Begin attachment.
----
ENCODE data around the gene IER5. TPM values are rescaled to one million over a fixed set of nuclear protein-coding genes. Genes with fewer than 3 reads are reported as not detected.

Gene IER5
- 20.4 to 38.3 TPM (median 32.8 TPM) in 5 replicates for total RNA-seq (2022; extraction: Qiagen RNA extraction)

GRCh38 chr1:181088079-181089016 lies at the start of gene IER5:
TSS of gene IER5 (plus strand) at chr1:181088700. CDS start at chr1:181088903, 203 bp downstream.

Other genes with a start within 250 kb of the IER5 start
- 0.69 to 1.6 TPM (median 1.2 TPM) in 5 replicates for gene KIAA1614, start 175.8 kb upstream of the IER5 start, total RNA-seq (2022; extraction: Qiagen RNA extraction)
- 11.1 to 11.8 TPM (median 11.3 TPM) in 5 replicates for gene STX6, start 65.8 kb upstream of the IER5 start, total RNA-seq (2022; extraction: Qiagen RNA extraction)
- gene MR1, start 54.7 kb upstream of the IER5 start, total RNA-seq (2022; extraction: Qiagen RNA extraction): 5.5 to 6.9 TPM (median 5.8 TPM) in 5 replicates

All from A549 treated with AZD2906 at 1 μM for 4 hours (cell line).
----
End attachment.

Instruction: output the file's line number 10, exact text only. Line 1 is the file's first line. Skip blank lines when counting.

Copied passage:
All from A549 treated with AZD2906 at 1 μM for 4 hours (cell line).